Jobless Workers Call on Congress to Pass UI Extension
Nov 30, 2011
By Katie Haswell
There's no shortage of news stories on the tough times families face. Many are underwater on their mortgages, nearly 14 million are jobless and many more are falling into poverty.
While many news stories do a good job of illustrating the weak economy's impact on families, they often fail to demonstrate how action, or inaction, on Capitol Hill affects people's everyday realities. In other words, public policy can make a difference and our elected officials should be held accountable.
Today, hundreds of unemployed workers joined Democratic members of Congress on Capitol Hill to call for passage of the Emergency Unemployment Compensation Extension Act of 2011, a bill that extends federal Unemployment Insurance programs through next year. The workers helped make it clear: Congress's decision on unemployment insurance will affect the lives of millions.
In 2010, unemployment benefits prevented 3.2 million people, including 1 million children, from falling into poverty. Unemployment benefits for some are the difference between having a home or defaulting on housing payments and having to move in with family, friends or elsewhere. Receiving unemployment benefits for many means being able to pay utility bills, put food on the table and meet other basic needs instead of simply going without.
Jill Fleming-Salopek, an out-of-work school teacher from Munhall, Pa., during the rally discussed her struggle to find work after being laid off from her teaching position. She said what few jobs are available don't "pay enough for working families to get by on." If Congress doesn't extend unemployment insurance benefits, the married mother of three said she and her family will be "out in the cold" when her regular unemployment benefits expire in March.
Vincent Brandon of Pittsburg, Pa., lost his job as a public transit driver in April 2011. He has worked all his adult life, but is now receiving unemployment benefits and taking computer courses to sharpen his skills and become more marketable. He, too, will have no safety net if Congress doesn't pass the unemployment benefits extension.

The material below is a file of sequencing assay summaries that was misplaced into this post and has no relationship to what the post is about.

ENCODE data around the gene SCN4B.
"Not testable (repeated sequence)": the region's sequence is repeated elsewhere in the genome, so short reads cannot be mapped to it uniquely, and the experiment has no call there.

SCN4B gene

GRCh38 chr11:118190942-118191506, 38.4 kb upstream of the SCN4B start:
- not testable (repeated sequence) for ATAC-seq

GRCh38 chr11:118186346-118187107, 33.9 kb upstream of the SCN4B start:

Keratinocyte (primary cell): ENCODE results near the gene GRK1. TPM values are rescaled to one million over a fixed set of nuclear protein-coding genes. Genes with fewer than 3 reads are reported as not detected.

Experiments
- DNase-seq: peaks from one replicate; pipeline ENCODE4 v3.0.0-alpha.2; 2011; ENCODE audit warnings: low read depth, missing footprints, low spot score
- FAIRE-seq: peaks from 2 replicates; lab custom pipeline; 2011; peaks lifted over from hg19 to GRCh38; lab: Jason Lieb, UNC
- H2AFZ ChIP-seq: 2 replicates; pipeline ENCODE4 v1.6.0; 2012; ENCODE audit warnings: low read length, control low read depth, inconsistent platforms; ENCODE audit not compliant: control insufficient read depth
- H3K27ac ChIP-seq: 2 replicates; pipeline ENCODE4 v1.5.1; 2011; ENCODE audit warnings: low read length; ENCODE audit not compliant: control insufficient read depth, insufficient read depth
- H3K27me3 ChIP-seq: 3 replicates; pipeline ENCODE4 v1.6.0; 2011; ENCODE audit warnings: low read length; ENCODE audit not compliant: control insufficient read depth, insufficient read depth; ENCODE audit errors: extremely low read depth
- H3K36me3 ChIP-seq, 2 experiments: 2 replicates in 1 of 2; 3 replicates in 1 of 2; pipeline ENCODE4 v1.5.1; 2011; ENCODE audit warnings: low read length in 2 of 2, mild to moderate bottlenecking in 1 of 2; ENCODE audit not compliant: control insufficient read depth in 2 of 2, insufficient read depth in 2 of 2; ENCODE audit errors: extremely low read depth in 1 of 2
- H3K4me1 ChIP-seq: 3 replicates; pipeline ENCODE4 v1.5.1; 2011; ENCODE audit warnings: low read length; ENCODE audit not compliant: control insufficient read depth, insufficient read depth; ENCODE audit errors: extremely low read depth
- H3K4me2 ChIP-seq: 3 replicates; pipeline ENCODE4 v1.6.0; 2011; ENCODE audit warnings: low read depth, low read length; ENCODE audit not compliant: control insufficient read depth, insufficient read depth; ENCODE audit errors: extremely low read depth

About 2 million people face similar fates in January 2012-and the number will continue to grow every week after-if Congress fails to act. Given the state of the economy, this scenario should not be an option and extended unemployment benefits should not be a matter for debate.
From a moral perspective, extending federal unemployment benefits is the right thing to do. If a public policy prevents millions of people adversely affected by the weak economy from sinking even further, then Congress should make sure that policy remains in place.
Extending benefits is also practical. Unemployment benefits not only provide immediate income to families, it helps to stimulate the economy. For every unemployment insurance dollar spent, the return to the economy is about $2, according to the Congressional Budget Office. Further, allowing federal unemployment benefits to expire would hurt consumer demand and cost the economy about 560,000 jobs, according to the Economic Policy Institute.
Long-term unemployment remains at unprecedented levels. Currently, more than 42 percent of workers have been without a job for 27 weeks or more. Although the recession that began in December 2007 officially ended in June 2009, there are still about 6.5 million fewer jobs today than four years ago. And for every job opening, there are four unemployed workers.
Stories about these statistics and their impact on families and communities will continue to dot the nation's news pages for the foreseeable future. When we read about these issues, we should also remember that public policy has a role to play. Congress can help prevent further hardship in the short term by extending unemployment insurance benefits. In the long-term, our elected officials should steadfastly focus on jobs creation so more people can access the jobs they need and want and fewer families have to wonder how they will make ends meet when or if their unemployment benefits expire.